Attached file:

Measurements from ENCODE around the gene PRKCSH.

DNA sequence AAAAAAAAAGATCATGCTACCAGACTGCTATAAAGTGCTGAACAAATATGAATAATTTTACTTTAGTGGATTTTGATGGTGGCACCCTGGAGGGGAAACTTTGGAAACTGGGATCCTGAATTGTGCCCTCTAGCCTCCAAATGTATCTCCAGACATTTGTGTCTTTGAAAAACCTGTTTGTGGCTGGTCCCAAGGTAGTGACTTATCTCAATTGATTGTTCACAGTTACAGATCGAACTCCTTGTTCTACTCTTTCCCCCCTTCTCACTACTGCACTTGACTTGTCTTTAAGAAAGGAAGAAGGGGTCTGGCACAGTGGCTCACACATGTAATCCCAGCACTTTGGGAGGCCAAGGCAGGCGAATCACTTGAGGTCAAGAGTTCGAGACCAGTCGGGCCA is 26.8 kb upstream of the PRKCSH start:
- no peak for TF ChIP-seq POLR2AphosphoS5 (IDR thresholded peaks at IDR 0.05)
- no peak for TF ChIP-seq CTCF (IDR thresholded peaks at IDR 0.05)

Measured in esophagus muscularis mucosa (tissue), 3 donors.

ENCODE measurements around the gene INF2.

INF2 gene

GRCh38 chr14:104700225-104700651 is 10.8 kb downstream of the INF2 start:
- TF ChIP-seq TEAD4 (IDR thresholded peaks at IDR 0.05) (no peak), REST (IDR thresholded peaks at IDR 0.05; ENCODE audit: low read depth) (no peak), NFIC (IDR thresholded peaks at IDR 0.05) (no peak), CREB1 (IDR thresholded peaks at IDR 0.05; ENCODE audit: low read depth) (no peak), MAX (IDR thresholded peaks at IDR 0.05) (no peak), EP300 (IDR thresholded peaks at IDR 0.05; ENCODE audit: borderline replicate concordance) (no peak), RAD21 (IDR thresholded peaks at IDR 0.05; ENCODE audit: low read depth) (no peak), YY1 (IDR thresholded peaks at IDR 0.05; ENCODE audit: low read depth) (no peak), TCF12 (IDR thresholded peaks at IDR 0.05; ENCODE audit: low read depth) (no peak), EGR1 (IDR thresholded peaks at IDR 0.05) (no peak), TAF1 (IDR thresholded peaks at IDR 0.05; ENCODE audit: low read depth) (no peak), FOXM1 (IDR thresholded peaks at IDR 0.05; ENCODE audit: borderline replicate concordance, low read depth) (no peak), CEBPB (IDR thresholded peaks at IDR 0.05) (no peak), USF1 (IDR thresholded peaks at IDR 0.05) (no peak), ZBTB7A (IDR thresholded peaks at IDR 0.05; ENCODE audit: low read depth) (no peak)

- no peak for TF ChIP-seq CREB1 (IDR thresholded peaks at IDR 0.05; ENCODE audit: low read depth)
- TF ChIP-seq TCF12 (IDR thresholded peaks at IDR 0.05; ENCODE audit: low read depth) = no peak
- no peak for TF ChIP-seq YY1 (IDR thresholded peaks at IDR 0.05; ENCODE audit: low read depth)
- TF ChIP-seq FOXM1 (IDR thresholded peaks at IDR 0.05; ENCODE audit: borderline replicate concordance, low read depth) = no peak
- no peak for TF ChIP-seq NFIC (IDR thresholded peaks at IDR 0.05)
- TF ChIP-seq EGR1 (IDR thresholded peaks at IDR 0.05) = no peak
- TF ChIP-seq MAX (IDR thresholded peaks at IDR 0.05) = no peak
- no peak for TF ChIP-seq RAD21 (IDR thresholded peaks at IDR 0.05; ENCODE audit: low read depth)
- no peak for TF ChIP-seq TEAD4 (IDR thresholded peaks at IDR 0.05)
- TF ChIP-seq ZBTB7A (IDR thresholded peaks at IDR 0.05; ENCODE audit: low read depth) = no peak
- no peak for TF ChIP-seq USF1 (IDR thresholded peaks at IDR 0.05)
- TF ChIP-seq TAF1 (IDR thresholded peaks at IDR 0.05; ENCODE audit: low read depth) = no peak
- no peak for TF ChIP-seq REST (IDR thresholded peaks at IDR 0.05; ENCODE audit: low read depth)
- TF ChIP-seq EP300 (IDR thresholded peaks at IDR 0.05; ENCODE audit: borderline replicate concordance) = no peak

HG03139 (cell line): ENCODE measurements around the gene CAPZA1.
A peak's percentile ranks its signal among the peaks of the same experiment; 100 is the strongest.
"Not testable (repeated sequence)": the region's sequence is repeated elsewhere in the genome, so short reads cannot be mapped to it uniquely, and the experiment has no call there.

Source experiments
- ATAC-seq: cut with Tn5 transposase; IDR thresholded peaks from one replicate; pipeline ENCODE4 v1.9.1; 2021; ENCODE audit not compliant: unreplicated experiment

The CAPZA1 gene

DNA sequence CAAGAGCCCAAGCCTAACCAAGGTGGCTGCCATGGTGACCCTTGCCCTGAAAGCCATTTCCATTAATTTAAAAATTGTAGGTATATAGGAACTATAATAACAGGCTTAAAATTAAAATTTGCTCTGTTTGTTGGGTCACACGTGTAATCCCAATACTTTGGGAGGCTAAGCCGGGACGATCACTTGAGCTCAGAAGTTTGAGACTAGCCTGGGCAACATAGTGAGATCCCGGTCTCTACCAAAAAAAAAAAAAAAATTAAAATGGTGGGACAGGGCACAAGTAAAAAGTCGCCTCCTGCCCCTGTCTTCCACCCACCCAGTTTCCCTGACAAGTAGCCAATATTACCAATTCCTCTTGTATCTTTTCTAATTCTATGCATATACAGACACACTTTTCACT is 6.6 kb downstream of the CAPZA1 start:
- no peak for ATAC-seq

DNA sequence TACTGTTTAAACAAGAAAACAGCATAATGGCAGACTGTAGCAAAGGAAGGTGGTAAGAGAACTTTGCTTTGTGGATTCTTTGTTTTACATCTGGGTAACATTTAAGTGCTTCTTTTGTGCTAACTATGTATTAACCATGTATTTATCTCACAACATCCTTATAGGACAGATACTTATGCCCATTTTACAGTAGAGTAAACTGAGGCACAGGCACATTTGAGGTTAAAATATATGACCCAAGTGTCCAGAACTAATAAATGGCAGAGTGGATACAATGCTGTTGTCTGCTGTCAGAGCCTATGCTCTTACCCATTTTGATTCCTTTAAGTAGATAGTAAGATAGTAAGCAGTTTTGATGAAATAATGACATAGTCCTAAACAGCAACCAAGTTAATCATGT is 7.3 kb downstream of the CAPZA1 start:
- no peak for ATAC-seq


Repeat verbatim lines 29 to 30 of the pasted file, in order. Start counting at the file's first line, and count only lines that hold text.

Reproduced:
The CAPZA1 gene

DNA sequence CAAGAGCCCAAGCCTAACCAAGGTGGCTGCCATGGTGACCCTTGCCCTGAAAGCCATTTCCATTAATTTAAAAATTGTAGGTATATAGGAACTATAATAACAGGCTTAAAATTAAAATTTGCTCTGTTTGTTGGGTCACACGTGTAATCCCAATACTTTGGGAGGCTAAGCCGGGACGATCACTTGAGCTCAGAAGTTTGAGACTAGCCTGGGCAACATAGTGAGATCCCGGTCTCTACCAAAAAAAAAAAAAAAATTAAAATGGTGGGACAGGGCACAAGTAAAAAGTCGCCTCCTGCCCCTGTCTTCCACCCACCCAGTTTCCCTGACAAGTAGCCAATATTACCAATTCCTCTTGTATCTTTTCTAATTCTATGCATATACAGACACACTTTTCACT is 6.6 kb downstream of the CAPZA1 start: